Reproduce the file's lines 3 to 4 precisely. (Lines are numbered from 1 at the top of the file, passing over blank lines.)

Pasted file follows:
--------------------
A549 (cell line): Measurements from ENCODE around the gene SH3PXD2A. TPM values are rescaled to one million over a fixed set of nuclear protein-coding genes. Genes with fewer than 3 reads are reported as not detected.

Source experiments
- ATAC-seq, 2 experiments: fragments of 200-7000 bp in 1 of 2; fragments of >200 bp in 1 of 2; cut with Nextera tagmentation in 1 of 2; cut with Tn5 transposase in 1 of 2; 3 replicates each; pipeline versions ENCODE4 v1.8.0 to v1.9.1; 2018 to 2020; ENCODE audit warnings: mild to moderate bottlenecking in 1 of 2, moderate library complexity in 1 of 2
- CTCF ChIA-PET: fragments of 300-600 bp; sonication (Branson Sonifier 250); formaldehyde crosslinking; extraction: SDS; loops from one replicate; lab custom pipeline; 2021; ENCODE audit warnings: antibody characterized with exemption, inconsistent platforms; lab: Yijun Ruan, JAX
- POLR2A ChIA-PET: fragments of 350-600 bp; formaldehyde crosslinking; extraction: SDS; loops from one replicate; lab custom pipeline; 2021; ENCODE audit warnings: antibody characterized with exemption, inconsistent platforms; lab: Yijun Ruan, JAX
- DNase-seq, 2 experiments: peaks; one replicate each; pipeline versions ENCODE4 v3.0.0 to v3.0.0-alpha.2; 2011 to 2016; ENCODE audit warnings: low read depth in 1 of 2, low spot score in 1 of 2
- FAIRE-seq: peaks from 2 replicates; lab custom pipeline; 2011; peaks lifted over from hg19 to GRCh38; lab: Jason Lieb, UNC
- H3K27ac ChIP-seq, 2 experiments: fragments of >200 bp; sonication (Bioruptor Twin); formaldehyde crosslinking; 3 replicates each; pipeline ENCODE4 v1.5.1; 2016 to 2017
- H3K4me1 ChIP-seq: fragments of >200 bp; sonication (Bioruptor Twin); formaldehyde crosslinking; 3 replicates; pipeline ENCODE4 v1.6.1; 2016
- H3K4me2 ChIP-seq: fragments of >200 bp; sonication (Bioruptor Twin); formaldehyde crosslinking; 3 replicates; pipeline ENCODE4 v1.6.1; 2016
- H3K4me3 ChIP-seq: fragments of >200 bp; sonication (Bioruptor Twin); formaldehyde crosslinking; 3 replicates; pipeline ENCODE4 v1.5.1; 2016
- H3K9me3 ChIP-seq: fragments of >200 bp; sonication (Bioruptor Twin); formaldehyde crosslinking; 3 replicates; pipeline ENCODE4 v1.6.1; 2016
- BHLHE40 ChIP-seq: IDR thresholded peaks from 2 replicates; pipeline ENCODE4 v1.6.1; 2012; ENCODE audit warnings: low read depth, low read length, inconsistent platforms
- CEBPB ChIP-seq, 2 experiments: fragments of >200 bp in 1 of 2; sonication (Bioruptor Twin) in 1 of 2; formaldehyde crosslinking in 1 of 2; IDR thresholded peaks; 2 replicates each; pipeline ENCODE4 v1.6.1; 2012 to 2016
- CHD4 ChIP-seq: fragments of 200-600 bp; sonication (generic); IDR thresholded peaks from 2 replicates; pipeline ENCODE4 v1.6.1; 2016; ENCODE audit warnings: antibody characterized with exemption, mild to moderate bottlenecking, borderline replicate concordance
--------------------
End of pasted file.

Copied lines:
- ATAC-seq, 2 experiments: fragments of 200-7000 bp in 1 of 2; fragments of >200 bp in 1 of 2; cut with Nextera tagmentation in 1 of 2; cut with Tn5 transposase in 1 of 2; 3 replicates each; pipeline versions ENCODE4 v1.8.0 to v1.9.1; 2018 to 2020; ENCODE audit warnings: mild to moderate bottlenecking in 1 of 2, moderate library complexity in 1 of 2
- CTCF ChIA-PET: fragments of 300-600 bp; sonication (Branson Sonifier 250); formaldehyde crosslinking; extraction: SDS; loops from one replicate; lab custom pipeline; 2021; ENCODE audit warnings: antibody characterized with exemption, inconsistent platforms; lab: Yijun Ruan, JAX